Saturday, January 16, 2010

Boil It First Presents... Unpopular Opinions of the 21st Century: Cloverfield Was Alright!

There's nothing glamorous about insomnia. You reach a certain point in the night (or, as the case may be, early morning) and you just start to ache. Your head aches, your back aches, your fingers and toes ache. Not to mention the fact that you just start to look a total mess. Smeared mascara, bags under the eyes, the whole shebang. By the time the sun rises, you find yourself bearing a frightening resemblance to Zooey Deschanel in Manic, messy dark hair and all. Or maybe that's just me.

The one good thing about insomnia is that my mind does tend to wander in pretty amazing ways, leading to some fun googling and even more fun reminiscing, occasionally with the aid of google. For instance, last night went something like this: "Man, I can't wait to have a costume party. It's gonna be superhero themed and I am so gonna dress as Liz Sherman." I thought. "Speaking of Liz Sherman, I sure wish I was watching Hellboy II: The Golden Army right now. Hey, remember that green monster in Hellboy II? He totally looked like the Cloverfield monster. Yeah, Cloverfield. I remember that. It wasn't nearly as bad as everyone seems to say..."

Do you like how I used Zooey "I'm Quirky and Indie!" Deschanel and Hottie McHot-Hot Selma Blair to get your attention? Sorry to say but this is the last you'll be seeing of them in this here blog. Instead, we'll be talking about this gorgeous little guy...

The Cloverfield monster (Let's just call him "Clover" as the production folks on the movie did from here on out, shall we?) first gained notoriety with viral marketing and a short teaser trailer that was shown before Transformers, neither of which either showed Clover but both of which got people talking.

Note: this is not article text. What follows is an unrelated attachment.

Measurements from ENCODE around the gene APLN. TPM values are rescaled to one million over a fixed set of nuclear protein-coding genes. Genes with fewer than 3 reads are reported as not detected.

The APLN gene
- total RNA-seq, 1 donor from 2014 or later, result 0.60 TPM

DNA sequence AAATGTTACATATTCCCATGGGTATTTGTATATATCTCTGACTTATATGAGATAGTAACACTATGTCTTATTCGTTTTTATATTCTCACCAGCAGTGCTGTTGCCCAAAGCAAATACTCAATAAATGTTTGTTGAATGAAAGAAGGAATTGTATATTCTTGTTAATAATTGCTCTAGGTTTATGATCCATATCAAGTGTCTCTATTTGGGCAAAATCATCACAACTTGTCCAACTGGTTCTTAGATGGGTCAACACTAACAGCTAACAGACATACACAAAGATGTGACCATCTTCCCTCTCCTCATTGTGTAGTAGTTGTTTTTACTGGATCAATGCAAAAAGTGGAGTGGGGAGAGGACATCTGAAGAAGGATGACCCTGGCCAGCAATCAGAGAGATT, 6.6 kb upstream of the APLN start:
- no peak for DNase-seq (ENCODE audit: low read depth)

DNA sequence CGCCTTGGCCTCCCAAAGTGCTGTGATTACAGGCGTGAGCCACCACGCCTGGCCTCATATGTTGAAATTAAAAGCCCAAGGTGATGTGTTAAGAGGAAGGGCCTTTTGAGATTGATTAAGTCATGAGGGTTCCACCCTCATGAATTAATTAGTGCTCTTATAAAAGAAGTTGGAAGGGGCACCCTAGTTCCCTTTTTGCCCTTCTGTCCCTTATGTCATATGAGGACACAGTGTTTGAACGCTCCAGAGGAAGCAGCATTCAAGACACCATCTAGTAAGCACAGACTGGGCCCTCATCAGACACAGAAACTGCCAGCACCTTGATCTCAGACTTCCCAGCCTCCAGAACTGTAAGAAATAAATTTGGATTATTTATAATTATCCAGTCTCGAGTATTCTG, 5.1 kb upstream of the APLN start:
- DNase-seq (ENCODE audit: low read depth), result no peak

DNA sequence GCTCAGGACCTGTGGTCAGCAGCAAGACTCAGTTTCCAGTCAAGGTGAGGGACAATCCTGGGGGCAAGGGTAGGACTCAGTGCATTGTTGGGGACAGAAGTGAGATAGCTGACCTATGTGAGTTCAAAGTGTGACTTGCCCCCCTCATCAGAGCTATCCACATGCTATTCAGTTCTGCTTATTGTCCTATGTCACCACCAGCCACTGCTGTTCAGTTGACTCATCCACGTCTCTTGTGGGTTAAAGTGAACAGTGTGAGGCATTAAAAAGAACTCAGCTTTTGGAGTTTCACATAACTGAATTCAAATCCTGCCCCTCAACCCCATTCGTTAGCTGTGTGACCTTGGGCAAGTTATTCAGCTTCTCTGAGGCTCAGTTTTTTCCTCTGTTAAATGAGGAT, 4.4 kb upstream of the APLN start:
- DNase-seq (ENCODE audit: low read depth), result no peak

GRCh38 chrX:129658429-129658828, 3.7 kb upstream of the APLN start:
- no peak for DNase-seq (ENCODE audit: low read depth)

As we may have mentioned before, I'm something of a "lady nerd" so it's only natural that I was all about the trailer for Cloverfield, spending many-a-Friday-night on message boards, theorizing about exactly what Cloverfield was gonna be about. Pair internet hype and a sweet ass teaser trailer with the fact that one of my favorite screenwriters, Drew Goddard, penned the script, and you've got a very intrigued gal on your hands.

Few films of 2008 were hyped the way that Cloverfield was. JJ Abrams, Cloverfield's producer and a large part of the zeitgeist-slash-phenom that is Lost, has the habit of shrouding his projects in secrecy and building mass amounts of nerd-interest just by attaching his name to a project. After the above trailer hit theaters and, subsequently, the internet, theories began flying that the film was going to be a long-overdue adaptation of H.P. Lovecraft's Cthulhu, a remake of Godzilla, or perhaps even a film about Voltron. (The Voltron thing came about because of people claiming the line "It's alive!" heard in the trailer was actually "It's a lion!" I'm not against the idea of a Voltron film but it seems, honestly, just stupid to make a Voltron movie low-budget style with a handheld camera. Voltron would have to be some Transformers style big budget shit in order to work and even then, people would have to have quite the suspension of disbelief. But if Transformers won crowds over, anything's possible.) The fact that the original teaser was shown before what became one of the biggest movies of the summer of 2007 and featured no title just added to the hoopla.

By the time the release date, 1-18-08, rolled around, the film had been building buzz for more than six months and alarmingly little was actually known about the project. The viral marketing involved websites with mysterious snapshots, a drink called Slusho, and a fake Japanese company called Tagruato. When Cloverfield actually did come out, it had built so much hype that a backlash was inarguable and imminent.